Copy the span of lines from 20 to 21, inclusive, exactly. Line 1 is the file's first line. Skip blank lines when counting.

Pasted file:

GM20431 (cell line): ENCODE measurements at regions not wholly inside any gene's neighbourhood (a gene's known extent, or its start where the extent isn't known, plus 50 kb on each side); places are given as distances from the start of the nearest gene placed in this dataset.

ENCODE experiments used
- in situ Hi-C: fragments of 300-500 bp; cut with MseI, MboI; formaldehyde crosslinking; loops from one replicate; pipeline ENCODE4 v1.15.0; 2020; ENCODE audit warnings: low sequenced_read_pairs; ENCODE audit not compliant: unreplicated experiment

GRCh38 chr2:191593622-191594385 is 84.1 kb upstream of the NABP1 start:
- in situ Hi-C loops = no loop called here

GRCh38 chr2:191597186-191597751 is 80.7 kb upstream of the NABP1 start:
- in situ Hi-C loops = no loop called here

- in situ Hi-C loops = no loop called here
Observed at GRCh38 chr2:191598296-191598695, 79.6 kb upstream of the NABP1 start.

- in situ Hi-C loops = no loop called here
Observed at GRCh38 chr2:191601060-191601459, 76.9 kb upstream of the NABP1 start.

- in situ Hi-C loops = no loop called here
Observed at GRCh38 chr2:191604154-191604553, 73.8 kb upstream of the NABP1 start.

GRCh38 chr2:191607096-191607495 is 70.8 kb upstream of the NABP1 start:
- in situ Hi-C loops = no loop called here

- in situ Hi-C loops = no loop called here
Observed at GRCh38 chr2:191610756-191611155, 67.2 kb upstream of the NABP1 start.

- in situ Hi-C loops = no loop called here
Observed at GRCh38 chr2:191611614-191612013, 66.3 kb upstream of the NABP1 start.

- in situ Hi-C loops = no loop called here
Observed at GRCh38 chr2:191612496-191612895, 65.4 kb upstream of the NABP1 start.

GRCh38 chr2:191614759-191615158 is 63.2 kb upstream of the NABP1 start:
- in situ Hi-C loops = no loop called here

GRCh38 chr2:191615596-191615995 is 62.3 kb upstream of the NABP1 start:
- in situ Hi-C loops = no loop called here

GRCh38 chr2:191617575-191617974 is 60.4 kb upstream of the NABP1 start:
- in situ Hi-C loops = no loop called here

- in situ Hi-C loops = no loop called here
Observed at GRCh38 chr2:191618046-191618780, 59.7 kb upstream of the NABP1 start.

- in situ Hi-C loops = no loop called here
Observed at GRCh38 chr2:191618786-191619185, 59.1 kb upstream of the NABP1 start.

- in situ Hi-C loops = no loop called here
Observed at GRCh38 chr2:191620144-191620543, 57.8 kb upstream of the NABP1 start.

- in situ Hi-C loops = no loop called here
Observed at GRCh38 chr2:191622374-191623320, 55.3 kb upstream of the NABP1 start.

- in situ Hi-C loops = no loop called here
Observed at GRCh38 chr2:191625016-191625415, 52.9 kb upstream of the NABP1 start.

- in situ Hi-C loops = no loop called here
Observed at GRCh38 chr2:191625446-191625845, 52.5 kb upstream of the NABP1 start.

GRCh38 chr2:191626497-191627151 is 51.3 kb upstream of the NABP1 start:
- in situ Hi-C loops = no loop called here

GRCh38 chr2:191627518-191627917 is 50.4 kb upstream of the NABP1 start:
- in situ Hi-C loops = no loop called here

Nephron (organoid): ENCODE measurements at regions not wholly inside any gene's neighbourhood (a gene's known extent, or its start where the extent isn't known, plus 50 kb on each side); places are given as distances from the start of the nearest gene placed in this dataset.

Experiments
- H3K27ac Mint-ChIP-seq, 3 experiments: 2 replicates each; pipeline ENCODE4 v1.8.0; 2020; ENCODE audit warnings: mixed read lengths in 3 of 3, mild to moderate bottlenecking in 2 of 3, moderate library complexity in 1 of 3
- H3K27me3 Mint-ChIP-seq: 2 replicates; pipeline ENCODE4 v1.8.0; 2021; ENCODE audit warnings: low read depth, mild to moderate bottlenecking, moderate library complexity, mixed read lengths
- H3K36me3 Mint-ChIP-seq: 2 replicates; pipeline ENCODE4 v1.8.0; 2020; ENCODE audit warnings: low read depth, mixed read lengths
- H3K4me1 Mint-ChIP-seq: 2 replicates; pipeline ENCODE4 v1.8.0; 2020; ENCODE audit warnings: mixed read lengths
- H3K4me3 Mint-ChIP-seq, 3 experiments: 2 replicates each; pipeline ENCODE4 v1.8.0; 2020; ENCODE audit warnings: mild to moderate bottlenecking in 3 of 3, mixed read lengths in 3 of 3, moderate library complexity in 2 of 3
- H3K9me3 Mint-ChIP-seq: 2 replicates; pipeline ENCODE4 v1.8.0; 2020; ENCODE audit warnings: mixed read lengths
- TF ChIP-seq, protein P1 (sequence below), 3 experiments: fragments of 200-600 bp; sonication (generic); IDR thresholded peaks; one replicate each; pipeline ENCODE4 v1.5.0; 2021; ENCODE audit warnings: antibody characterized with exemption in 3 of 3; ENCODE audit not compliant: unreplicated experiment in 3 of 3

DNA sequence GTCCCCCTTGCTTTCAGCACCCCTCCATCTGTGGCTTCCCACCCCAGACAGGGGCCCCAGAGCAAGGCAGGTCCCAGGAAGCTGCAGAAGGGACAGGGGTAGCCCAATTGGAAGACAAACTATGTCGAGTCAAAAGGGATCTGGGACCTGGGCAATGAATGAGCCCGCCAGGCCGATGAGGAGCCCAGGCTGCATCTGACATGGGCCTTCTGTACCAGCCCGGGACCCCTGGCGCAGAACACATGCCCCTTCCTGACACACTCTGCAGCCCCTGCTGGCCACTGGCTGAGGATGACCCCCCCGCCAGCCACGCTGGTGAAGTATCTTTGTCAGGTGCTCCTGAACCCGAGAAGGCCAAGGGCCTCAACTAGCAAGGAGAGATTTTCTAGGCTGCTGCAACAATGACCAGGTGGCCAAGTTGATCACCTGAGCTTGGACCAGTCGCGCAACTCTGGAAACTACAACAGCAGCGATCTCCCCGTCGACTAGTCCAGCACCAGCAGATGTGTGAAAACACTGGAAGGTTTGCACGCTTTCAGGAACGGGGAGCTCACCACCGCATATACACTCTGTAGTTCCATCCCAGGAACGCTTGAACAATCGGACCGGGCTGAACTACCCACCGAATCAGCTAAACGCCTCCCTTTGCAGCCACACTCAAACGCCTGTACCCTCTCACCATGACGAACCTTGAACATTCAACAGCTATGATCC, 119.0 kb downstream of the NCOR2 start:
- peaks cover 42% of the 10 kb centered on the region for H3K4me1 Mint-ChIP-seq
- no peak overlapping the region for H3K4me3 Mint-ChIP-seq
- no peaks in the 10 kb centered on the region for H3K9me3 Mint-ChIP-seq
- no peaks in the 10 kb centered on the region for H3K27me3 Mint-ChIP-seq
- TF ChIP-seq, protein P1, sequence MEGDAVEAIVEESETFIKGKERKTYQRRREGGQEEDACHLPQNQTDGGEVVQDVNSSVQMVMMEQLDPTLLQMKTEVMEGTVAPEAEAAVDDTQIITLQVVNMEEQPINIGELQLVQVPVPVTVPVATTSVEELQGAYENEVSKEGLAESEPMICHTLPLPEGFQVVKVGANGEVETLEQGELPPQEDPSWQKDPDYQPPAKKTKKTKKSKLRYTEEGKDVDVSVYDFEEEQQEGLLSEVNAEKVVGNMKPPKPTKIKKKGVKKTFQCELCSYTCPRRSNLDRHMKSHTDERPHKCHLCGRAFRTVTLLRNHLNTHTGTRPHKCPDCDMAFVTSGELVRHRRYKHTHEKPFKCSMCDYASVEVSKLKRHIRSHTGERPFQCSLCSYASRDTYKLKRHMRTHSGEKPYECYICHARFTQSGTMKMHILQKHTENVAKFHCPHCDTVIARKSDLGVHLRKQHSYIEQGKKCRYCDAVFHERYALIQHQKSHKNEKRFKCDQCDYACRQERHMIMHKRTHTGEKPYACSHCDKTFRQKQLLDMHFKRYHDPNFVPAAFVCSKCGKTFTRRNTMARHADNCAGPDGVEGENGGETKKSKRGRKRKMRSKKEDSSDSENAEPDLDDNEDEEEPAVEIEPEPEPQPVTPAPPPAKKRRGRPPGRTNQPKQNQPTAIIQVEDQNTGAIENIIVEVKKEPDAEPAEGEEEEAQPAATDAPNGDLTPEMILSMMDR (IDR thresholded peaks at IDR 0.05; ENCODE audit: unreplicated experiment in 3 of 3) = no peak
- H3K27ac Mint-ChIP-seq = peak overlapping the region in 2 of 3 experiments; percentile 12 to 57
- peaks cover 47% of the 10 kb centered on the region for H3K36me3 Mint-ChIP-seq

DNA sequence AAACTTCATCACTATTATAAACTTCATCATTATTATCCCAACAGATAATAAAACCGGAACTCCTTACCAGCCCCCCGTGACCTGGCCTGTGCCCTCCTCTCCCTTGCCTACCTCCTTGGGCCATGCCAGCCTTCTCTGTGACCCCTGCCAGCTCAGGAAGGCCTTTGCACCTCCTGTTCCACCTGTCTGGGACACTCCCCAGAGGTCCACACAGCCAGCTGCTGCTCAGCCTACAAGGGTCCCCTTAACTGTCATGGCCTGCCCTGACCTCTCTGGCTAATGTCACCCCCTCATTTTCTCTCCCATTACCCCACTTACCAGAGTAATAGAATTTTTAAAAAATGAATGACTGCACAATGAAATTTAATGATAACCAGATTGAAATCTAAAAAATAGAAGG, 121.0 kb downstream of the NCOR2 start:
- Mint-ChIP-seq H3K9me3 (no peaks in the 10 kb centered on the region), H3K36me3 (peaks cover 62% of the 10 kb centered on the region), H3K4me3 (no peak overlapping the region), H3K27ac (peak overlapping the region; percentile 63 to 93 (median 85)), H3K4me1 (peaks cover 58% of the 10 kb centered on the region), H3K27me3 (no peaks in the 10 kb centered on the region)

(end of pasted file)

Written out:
- in situ Hi-C loops = no loop called here
Observed at GRCh38 chr2:191612496-191612895, 65.4 kb upstream of the NABP1 start.